He also displays his disdain before the film itself even begins, subverting the 20th Century Fox theme to end on a minor chord before the end, sustaining the sound until it becomes ominous and vile instead of inspiring and exciting. The opening credits then establish a more cynical mood. Using quick cuts instead of the slow pans of the first and second movie, Fincher cruelly gets through the studio's desire to kill Newt and Hicks in their cryogenic pods, ending any hope for a happy life for Ripley. Between the black title cards, we see a hatched egg, a facehugger stretching into life, a medical scan of it attached to one of the passengers before dripping acidic blood onto the floor, leading to malfunctions that force a jettison of the pods in an emergency craft that crash lands on a planet. Without any time to get our bearings, Fincher destroys everything from the previous movie, a nihilistic slam to those who now felt that Ripley's character arc in Cameron's film meant nothing.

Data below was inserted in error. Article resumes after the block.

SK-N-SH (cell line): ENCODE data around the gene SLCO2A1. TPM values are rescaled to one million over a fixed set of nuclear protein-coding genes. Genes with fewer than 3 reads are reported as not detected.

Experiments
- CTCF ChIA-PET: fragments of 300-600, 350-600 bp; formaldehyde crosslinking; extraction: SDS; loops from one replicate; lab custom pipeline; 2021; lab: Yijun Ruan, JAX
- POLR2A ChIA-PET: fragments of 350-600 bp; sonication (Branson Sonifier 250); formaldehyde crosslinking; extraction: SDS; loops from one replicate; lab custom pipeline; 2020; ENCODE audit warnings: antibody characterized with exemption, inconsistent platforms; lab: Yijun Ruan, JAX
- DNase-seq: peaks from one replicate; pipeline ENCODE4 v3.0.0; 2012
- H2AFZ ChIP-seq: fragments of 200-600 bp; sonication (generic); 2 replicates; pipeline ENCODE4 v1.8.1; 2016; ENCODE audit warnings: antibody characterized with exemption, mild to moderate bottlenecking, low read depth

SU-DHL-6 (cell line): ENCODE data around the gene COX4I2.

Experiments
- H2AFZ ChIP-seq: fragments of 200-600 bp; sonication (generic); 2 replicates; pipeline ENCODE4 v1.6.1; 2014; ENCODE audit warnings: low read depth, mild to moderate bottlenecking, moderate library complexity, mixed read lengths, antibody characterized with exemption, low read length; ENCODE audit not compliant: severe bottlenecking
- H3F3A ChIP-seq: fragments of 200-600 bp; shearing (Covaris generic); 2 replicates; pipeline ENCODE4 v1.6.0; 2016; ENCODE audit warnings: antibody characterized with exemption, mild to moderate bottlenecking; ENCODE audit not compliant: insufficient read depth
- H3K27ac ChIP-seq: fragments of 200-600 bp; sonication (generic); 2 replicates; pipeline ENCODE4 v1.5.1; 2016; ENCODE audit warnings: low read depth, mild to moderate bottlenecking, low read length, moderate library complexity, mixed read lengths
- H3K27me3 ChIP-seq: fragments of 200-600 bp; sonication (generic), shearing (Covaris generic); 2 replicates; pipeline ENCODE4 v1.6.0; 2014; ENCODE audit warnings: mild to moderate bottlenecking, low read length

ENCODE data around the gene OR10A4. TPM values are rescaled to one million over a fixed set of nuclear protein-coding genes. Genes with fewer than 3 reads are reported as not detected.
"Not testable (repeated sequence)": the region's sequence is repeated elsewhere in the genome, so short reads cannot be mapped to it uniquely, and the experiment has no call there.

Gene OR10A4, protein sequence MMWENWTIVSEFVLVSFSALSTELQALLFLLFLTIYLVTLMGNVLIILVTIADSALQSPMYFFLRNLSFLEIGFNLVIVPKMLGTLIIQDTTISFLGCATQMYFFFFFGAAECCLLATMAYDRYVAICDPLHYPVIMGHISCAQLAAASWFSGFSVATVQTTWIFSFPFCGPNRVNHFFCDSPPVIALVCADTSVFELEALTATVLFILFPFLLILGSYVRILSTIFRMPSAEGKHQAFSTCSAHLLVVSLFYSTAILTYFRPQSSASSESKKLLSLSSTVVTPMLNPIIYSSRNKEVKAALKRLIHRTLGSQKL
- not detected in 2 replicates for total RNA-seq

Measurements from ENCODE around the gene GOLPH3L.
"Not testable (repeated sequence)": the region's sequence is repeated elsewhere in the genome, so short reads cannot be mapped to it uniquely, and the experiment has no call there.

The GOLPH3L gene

Before one assigns the usual "nihilist" label to Fincher, though, it is important to note that even the unfinished script did away with Newt and Hicks before Fincher came aboard. Fincher's credits sequence communicates the mandate that he combine the previous two films, trying for the disturbing mood of the first in the faster, active pacing of the second. It also speaks to the disdain he picked up for the project during shooting, cynically killing off key aspects of a film he clearly loved in a way that immediately throws a wrench into the franchise. He knew Alien3 would be a disaster, and even the elements of the film that remained in his control (which is exceedingly little, even in the superior workprint cut) communicate an exasperation and hopelessness. The only time I would genuinely consider Fincher a nihilist was when he got royally screwed.